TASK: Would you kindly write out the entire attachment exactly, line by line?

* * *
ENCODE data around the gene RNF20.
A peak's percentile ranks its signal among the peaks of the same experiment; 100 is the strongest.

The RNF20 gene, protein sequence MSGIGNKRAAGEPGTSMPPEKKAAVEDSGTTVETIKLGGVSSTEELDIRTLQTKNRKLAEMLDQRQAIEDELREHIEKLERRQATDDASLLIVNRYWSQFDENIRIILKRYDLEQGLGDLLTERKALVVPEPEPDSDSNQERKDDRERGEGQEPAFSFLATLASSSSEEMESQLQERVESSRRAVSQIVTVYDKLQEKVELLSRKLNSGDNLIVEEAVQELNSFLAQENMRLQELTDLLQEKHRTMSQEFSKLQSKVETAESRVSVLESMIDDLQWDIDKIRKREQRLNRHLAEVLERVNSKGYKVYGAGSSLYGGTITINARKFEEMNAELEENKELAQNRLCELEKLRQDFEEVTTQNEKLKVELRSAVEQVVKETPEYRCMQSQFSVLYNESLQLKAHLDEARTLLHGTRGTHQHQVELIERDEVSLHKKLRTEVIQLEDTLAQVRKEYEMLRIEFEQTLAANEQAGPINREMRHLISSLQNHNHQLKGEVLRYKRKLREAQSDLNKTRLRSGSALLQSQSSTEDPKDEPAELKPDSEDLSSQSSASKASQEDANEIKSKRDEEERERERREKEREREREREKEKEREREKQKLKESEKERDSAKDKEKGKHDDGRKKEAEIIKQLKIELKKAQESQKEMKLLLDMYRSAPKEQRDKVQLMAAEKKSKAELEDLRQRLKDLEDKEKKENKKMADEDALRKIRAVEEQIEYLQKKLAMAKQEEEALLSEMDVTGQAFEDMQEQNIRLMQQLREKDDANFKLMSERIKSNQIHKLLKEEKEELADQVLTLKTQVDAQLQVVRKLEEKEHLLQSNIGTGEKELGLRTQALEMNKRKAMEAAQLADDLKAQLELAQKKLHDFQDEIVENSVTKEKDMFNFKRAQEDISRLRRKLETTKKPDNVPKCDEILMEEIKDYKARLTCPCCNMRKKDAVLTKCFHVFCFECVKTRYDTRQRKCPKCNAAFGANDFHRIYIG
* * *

ENCODE data around the gene RNF20.
A peak's percentile ranks its signal among the peaks of the same experiment; 100 is the strongest.

The RNF20 gene, protein sequence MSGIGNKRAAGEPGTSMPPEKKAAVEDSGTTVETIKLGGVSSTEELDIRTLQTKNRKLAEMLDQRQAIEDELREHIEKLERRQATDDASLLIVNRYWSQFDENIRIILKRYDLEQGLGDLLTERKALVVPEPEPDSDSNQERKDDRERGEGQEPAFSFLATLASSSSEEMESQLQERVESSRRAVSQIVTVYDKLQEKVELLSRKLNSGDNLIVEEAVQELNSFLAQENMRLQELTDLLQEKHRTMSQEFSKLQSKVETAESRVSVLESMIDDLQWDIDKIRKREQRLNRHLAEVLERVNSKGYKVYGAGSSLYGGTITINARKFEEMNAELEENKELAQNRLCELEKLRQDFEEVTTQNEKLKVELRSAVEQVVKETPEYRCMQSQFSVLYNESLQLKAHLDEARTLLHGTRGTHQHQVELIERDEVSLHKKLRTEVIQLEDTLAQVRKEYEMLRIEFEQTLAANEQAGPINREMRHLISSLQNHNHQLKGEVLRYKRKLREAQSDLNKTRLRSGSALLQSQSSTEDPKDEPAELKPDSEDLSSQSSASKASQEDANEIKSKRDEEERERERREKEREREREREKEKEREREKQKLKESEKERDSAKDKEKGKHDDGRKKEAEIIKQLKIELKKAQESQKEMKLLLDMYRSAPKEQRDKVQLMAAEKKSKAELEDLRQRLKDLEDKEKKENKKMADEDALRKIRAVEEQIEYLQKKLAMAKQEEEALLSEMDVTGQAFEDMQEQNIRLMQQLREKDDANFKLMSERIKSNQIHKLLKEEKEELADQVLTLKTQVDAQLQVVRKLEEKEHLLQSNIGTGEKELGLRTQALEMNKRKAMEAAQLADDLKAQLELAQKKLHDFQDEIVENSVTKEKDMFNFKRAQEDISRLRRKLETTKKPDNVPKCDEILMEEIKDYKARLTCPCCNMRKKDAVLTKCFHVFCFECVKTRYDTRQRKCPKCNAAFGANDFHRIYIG